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Dec 2017 ( Volume -11 Number -12)

Article 2
MERS-CoV: A New Challenge
Latif Ahmed Khan, MBBS; MD; MRCP(UK); FRCP(E)
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MERS-CoV: A New Challenge

Latif Ahmed Khan, MBBS; MD; MRCP(UK); FRCP(E)

Middle East Respiratory Syndrome-Corona Virus (MERS-CoV) is the name of a new disease that is caused by a Corona virus. It appeared for the first time in Saudi Arabia in 2012, but has been since reported from many countries in the Arabian Peninsula and other countries. Center for Disease Control (CDC), USA has reported 2 patients from the USA, both of whom had travelled from Saudi Arabia.

This new disease is considered to be common in camels. Humans contact the disease from infected camels. Corona viruses in general cause a mild flu like. However MERS Corona virus causes a severe illness with predominantly respiratory symptoms. Fever, cough, breathlessness are the initial symptoms. Patients rapidly develop respiratory distress and need ventilator support. Mortality rate is 30 to 40% and the disease is highly infectious and contagious. Secondary spread in healthcare institutions and hospitals is common. Many healthcare workers, who were exposed to Corona virus patients, are testing positive. Most of the healthcare workers have remained asymptomatic but illness and even deaths have been reported.

The CDC does not recommend cancelling any trips to Middle East because of MERS-CoV. However it recommends the citizens to take level 2 precautions, which means to follow standard precautions like hand washing and avoiding healthcare institutions that have reports of positive cases. The World Health Organization (WHO) recommends surveillance for any severe acute respiratory infections (SARI) cases returning from Middle East and to carefully review any unusual pattern of SARI and to pass on the information to the WHO as soon as possible.

There was a major outbreak of a MERS-CoV infection in the month of June 2017 in Riyadh region and the hospitals had reported 35 new cases with 5 fatalities. These cases were reported to have occurred in three different clusters, where cluster 1 and cluster 2 were related but cluster 3 was reported to have occurred separately. The WHO also declared details of another hospital outbreak of 13 new cases on the 17th of August 2017 that occurred in the city of Dumah Al Jindal, Al-Jouf. The Ministry of Health, Government of Saudi Arabia have a command and control center and they issue regulations and guidelines regarding case definition of Corona virus infection and regarding the precautions and management of any suspected and confirmed cases.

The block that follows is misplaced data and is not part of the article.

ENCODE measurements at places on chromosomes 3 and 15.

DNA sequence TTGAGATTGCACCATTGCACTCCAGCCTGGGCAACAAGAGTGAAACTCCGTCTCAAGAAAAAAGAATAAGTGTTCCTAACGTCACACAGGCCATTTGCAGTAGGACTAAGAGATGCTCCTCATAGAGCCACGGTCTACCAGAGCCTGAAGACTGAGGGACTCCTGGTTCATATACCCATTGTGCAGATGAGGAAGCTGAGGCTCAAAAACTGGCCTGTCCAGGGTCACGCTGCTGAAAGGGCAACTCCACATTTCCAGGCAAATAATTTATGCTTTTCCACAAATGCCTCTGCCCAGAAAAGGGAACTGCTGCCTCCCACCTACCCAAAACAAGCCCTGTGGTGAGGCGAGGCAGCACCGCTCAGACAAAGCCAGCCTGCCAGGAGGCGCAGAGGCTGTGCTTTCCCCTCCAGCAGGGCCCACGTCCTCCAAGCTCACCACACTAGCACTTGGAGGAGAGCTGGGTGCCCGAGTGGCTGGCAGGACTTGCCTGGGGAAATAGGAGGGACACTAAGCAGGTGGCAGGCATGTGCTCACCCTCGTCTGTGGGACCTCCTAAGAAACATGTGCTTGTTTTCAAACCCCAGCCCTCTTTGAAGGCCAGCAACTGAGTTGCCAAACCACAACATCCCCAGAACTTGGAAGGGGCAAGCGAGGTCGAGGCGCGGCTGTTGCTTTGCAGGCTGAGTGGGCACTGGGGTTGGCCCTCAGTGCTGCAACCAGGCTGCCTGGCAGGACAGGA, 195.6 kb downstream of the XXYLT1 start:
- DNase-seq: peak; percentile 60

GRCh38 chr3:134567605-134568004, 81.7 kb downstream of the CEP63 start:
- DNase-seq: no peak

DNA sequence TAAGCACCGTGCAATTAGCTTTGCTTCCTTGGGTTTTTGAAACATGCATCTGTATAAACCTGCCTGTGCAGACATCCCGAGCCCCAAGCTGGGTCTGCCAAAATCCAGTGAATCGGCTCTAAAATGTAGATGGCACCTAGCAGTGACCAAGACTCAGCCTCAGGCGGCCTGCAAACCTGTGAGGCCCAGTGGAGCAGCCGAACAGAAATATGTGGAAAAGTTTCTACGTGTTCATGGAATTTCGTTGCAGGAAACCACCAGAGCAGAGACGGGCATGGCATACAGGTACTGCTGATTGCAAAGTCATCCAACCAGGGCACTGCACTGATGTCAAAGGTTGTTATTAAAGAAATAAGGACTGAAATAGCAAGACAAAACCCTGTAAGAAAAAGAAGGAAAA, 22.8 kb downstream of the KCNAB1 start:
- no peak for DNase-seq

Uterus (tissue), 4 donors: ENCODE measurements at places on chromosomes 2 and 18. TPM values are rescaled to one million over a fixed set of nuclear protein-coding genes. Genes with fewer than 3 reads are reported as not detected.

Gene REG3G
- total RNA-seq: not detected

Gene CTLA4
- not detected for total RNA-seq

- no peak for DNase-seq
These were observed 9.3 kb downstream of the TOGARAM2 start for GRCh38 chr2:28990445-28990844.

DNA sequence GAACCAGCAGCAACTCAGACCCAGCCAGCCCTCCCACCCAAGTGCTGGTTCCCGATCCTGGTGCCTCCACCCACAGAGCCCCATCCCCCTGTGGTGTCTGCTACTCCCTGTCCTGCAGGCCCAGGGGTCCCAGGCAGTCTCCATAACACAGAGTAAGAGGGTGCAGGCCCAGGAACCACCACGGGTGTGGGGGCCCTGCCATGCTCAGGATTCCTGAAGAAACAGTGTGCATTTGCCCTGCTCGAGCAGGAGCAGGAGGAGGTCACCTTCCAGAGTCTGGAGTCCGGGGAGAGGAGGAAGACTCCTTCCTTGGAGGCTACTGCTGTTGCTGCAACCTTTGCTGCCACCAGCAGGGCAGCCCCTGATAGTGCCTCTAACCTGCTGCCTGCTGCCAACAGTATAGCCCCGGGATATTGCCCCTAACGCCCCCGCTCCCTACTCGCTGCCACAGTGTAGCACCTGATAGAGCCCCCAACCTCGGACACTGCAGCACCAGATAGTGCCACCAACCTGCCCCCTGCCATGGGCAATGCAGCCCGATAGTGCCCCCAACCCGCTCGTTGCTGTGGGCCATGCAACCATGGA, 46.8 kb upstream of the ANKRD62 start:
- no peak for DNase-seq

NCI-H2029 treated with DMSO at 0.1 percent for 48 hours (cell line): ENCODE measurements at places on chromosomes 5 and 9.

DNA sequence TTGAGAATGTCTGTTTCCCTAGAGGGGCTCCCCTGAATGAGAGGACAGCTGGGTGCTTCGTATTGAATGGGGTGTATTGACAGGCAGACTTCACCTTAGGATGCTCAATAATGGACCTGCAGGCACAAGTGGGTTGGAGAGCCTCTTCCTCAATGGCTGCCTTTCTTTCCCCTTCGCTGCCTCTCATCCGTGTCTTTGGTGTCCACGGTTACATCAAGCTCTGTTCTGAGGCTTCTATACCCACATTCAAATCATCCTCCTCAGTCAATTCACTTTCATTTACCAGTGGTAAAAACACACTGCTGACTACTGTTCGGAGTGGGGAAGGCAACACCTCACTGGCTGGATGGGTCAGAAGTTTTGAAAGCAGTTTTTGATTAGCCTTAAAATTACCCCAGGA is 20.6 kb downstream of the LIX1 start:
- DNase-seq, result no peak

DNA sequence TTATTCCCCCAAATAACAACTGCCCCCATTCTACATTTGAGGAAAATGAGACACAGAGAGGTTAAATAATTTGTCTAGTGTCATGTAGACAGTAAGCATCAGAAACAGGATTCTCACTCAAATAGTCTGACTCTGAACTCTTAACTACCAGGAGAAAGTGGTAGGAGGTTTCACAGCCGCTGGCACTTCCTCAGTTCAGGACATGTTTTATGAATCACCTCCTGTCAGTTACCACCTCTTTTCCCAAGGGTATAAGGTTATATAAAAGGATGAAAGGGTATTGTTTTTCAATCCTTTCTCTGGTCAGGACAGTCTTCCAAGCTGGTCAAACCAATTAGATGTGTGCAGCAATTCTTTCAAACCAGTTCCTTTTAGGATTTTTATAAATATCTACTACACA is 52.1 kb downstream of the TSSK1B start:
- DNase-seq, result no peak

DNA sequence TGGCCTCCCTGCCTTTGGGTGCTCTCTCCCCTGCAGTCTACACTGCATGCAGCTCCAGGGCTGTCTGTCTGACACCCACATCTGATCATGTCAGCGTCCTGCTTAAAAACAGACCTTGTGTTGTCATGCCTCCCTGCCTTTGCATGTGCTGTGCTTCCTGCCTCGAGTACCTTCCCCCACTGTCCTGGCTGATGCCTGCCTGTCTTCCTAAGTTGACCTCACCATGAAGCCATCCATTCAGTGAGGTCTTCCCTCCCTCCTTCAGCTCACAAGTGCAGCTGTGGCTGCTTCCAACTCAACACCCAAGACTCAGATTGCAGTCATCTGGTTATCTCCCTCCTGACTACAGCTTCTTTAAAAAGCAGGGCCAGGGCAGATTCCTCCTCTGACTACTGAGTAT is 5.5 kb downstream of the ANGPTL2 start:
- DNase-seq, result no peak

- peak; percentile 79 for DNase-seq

The WHO has advised all member countries to be vigilant of any new cases and pass on the information regarding their exposure to this organization. WHO also recommends that people with diabetes, renal failure, chronic lung disease, and immunocompromised persons are considered to be at high risk of severe disease from MERS-CoV infection. These people should avoid contact with camels, drinking raw camel milk or camel urine, or eating meat that has not been properly cooked. However WHO is silent on its guidelines regarding Hajj pilgrims. General guidelines for all travelers apply to them also.

References:

 

1.    CDC Novel Corona Virus  https://www.cdc.gov/features/novelcoronavirus/index.html

2.    WHO MERS-CoV Fact Sheet http://www.who.int/mediacentre/factsheets/mers-cov/en/

3.    WHO MERS-CoV in Saudi Arabia http://www.who.int/csr/don/13-june-2017-mers-saudi-arabia/en/

4.    Ministry of Health, Saudi Arabia Corona Virus

http://www.moh.gov.sa/en/CCC/StaffRegulations/Corona/Pages/StaffRegulations.aspx,

5.    WHO details recent Saudi MERS hospital outbreak, Center for infectious diseases research policy. University of Minnesota.

http://www.cidrap.umn.edu/news-perspective/2017/08/who-details-recent-saudi-mers-hospital-outbreak

 

Author Information: Dr. Latif Ahmed Khan, MBBS; MD; MRCP(UK); FRCP(E) is Consultant Internal Medicine and Endocrinology, King Saud Medical City, Riyadh, Kingdom of Saudi Arabia.

Mobile: +966552149232 Email: khanlatifahmed@gmail.com

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